As fuel prices continue to surge, rural crime investigators are warning landholders to be vigilant after seeing an increase in the resource being stolen from properties and from vehicles.

Reports of fuel theft, particularly diesel, have doubled in New South Wales for the period from January to May.

Detective Chief Inspector Cameron Whiteside said thousands of litres had been stolen in some incidents and he attributed the rise to the high cost of fuel.

In some towns like Narrabri in the state’s north-west, diesel is as high as $2.48 and $2.18 for unleaded.

“It is concerning and we believe that because of the price increase of diesel and fuel that it is more attractive to steal and the old risk-versus-reward situation,” Chief Inspector Whiteside said.

 “[The 1,800L] was actually inside a fuel tank that was taken and dumped near Elsmore in the New England District.”

Detective Chief Inspector Whiteside said the thefts were a mix of organised and opportunistic crimes and, in some cases, were as little as 10L of fuel taken from utes.

He encouraged farmers to check fuel supplies were as secure as possible and to report incidents to authorities.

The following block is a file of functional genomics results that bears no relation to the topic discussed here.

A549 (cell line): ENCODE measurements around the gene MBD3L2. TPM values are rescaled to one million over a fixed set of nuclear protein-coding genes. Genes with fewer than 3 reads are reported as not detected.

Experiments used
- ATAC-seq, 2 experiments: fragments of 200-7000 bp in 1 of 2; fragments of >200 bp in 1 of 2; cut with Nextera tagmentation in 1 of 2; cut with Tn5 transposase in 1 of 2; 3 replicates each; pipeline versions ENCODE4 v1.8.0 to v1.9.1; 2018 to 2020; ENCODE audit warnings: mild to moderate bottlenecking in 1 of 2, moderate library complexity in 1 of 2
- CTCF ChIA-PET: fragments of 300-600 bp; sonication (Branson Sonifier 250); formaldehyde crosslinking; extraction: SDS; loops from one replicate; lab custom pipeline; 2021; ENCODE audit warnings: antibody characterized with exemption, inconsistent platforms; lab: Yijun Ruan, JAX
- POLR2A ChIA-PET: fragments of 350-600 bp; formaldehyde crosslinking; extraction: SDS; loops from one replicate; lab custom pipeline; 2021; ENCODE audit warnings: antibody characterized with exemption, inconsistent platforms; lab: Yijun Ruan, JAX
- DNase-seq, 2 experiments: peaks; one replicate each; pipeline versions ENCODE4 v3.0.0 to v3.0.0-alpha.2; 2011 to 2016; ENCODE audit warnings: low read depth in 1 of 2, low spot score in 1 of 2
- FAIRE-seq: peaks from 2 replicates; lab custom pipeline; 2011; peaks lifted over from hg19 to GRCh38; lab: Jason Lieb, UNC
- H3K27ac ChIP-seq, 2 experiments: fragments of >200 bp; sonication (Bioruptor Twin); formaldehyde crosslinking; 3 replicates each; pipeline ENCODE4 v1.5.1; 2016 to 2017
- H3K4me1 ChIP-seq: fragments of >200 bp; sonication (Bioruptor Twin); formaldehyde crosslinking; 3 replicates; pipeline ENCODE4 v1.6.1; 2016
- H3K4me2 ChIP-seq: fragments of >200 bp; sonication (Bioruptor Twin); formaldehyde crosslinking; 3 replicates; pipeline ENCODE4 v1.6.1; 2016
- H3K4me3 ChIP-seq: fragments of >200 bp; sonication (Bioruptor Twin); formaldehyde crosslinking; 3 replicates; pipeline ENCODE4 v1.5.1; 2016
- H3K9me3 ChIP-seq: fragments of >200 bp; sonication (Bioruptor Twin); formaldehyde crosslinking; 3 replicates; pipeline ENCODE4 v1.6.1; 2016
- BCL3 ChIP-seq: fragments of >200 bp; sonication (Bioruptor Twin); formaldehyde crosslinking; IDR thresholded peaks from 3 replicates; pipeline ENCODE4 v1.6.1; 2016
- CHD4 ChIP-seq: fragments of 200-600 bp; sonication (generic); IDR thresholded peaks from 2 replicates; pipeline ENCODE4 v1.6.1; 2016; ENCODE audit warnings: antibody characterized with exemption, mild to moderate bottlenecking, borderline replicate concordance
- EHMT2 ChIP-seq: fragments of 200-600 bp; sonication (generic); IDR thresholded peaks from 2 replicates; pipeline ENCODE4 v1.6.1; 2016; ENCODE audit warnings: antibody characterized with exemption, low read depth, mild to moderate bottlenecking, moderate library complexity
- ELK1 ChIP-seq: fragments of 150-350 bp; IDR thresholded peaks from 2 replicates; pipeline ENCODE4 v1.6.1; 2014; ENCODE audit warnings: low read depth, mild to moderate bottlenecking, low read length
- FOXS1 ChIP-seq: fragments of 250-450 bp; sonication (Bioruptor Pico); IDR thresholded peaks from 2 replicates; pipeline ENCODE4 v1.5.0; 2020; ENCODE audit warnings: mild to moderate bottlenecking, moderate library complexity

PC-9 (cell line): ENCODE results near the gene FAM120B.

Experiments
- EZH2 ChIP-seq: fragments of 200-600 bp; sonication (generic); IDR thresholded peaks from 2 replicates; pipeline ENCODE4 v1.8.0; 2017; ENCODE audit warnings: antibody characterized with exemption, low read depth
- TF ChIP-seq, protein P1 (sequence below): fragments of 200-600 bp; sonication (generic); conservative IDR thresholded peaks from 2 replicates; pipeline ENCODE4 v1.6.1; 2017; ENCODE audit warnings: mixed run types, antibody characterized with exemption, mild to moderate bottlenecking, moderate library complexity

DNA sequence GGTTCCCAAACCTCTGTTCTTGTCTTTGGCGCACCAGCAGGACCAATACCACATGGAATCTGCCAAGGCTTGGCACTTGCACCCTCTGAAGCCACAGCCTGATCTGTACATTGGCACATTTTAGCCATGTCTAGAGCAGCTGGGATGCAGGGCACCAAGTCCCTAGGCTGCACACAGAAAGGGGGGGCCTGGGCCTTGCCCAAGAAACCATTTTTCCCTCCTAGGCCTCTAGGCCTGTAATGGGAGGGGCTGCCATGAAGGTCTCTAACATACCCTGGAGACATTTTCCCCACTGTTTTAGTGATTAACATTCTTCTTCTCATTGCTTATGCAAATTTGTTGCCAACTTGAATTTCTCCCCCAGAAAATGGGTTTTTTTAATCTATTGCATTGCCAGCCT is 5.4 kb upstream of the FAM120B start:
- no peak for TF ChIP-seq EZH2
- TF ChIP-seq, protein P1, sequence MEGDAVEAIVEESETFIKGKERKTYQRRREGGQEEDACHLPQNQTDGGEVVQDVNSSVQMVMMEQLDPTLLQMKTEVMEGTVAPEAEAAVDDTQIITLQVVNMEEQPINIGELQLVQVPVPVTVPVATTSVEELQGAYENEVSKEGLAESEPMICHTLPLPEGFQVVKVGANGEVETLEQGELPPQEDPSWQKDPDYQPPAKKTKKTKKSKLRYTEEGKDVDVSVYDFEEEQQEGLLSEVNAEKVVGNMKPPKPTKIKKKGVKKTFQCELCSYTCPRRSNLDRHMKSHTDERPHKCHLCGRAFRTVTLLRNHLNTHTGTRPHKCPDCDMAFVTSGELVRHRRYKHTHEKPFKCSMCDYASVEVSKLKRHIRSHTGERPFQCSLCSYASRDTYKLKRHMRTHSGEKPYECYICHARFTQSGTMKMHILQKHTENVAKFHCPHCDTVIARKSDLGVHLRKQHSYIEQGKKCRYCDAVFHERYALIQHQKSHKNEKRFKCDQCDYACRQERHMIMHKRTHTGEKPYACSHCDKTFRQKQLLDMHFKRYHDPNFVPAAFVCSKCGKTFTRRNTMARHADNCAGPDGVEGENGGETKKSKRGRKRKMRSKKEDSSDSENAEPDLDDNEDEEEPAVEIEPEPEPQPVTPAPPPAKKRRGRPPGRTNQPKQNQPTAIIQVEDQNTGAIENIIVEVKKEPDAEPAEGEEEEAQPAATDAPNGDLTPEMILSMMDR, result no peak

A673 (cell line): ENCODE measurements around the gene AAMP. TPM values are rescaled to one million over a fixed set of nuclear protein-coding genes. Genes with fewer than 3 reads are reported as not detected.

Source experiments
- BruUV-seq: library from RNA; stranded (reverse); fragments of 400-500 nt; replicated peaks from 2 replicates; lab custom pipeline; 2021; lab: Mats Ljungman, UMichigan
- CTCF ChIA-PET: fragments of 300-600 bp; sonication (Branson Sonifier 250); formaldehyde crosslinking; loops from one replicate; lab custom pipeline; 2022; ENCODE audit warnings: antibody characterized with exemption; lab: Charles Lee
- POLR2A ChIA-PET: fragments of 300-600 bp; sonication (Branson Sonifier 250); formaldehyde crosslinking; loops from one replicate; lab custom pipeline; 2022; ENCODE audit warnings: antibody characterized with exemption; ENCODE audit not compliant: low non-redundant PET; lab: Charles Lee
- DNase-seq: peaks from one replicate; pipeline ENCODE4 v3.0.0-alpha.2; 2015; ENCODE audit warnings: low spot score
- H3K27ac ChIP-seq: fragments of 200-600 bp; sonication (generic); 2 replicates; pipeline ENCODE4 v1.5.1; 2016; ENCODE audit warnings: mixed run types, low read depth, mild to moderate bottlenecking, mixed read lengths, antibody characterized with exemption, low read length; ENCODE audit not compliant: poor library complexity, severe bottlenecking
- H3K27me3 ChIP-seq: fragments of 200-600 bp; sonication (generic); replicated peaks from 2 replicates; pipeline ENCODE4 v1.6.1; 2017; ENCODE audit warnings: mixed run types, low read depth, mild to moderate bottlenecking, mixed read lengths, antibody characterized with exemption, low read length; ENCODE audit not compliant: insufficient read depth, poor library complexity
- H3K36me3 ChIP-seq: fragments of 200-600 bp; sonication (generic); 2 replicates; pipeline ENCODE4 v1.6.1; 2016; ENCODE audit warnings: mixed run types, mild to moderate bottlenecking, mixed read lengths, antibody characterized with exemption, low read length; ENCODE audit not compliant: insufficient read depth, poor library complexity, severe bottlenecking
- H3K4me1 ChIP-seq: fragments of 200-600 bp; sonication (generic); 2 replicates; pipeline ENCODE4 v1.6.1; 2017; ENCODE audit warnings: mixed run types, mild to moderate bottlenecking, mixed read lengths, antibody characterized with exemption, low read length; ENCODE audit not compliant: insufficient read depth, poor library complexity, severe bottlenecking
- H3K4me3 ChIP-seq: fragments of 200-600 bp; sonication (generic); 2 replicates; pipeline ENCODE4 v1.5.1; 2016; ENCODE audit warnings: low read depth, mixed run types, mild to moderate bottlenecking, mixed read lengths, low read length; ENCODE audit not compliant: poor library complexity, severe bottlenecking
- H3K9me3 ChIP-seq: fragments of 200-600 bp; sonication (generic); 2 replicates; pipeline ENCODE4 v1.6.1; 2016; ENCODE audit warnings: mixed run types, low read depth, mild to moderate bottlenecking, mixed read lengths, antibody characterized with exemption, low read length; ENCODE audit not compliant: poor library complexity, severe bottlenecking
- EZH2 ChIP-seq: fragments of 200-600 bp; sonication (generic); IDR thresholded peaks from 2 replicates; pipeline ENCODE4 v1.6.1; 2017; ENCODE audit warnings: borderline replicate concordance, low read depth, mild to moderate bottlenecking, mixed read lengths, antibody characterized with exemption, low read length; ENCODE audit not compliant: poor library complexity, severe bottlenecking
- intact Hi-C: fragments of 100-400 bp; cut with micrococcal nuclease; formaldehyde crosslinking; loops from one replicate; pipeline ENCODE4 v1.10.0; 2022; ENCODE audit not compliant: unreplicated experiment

“The reality is fuel theft is one of the most common type of theft on farms and it can be avoided by some simple preventative strategies …  that could be as simple as locking tanks.”

Rising fuel costs will see beekeepers exit

Doug Somerville is a former technical specialist with the NSW Department of Primary Industries (DPI) and has also chaired industry research groups.

While apiarists are focused on the eradication of varroa mite, Dr Somerville said it was the increase in fuel prices that could see beekeepers forced to leave the industry.

“I think varroa mites could be just part of a bigger story in relation to [the] cost of production,” he said.

Dr Somerville said fuel prices could see producers thinking twice about their viability.

“If you add varroa [mites] to that mix as well, that could well tip the balance for some producers to decide to exit,” he said.

Some beekeepers say the cost of fuel on top of varroa mite could see them exit the honey industry.(Supplied: Queensland Beekeepers’ Association )

Prices not dropping

With global pressures continuing, NRMA’a Bridget Ahern said prices were not expected to drop in the near future.

The conflict in UkraineCOVID lockdowns in China and summer travel in Europe and America are all factors impacting the current market.

“It’s a very volatile global market at the moment,” Ms Ahern said.

“Since January we’ve seen a 60 per cent increase in prices globally, so that really just paints a picture of why prices here at home have gone up so much.”

Extracted in full form: Fuel thefts double on farms as prices remain high, landholders urged to lock up stores – ABC News